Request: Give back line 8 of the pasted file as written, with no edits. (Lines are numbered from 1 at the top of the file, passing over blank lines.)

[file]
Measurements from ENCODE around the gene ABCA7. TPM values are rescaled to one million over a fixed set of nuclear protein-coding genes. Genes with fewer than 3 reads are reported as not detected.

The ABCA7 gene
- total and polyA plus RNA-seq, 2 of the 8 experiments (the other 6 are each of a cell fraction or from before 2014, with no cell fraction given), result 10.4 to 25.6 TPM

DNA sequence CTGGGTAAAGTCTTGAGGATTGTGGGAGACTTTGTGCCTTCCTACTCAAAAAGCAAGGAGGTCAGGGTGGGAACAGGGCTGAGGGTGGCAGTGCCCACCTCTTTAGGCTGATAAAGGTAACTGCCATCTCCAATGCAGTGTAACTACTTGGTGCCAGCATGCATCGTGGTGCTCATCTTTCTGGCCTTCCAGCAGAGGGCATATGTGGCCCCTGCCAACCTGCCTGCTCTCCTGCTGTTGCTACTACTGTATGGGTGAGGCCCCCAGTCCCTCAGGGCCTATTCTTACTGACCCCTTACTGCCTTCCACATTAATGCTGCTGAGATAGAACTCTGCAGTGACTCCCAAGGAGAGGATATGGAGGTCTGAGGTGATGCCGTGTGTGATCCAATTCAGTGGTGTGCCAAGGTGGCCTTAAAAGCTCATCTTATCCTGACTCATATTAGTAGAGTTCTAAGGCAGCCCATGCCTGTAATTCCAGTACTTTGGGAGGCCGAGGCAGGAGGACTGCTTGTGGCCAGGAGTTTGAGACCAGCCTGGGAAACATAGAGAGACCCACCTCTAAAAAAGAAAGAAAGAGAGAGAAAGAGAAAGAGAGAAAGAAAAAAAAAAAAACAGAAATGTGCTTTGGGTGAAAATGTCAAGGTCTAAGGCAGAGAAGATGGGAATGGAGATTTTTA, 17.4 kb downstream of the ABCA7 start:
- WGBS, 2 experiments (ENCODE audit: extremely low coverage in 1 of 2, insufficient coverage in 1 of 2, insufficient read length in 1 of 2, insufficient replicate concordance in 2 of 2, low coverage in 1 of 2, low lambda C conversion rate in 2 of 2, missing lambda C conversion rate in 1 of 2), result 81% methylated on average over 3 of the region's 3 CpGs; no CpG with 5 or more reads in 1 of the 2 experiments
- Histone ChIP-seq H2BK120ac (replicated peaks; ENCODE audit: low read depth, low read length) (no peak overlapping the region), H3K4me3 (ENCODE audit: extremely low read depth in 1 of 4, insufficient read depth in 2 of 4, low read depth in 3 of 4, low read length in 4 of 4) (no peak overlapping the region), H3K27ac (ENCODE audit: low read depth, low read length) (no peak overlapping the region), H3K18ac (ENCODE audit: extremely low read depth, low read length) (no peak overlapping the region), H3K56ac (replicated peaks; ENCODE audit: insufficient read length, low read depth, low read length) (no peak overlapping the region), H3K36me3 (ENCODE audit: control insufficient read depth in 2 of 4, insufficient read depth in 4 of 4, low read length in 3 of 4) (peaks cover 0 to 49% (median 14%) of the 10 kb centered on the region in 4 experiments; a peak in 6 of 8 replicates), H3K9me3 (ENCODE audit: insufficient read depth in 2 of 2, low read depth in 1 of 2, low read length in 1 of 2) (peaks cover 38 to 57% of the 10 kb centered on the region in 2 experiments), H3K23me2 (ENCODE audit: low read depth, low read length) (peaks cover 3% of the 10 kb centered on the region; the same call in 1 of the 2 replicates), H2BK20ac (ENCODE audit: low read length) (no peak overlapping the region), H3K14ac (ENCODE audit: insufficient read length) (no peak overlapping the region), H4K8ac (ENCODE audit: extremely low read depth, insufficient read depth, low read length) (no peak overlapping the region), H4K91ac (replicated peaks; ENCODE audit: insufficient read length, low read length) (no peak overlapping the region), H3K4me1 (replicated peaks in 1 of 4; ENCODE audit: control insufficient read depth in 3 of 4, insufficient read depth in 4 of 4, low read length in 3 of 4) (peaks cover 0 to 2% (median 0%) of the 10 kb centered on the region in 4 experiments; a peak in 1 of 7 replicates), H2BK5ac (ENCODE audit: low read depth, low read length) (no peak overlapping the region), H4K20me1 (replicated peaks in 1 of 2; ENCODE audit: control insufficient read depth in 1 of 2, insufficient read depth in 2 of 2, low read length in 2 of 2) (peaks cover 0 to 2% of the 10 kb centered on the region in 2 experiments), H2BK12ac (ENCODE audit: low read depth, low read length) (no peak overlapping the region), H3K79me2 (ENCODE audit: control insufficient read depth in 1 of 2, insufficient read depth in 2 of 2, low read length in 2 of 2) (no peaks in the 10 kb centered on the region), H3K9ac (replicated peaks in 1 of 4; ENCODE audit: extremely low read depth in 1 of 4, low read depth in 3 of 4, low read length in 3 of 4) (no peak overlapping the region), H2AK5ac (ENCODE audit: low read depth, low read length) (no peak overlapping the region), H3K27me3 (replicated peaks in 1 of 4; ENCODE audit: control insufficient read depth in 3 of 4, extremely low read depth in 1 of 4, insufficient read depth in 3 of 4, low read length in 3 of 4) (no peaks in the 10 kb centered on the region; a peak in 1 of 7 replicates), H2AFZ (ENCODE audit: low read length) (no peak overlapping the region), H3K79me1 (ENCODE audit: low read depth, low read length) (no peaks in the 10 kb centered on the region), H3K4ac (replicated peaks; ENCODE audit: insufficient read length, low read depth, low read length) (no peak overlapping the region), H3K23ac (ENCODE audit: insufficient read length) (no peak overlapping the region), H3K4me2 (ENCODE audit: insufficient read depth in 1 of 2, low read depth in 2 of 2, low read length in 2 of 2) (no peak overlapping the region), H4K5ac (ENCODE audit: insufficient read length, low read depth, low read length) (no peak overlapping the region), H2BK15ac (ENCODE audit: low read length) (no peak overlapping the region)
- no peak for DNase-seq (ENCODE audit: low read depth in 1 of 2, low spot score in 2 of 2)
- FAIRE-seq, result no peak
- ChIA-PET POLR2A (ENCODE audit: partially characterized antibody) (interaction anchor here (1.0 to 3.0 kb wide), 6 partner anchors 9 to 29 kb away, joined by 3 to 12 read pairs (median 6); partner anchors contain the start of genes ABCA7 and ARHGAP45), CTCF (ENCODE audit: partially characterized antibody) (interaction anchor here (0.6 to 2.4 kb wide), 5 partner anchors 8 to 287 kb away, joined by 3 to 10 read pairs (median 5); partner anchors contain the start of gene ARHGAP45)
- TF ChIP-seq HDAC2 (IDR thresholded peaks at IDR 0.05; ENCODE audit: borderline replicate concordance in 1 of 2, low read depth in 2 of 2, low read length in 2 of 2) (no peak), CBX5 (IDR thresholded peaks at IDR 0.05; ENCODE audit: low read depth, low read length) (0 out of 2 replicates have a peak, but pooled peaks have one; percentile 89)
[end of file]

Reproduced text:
- FAIRE-seq, result no peak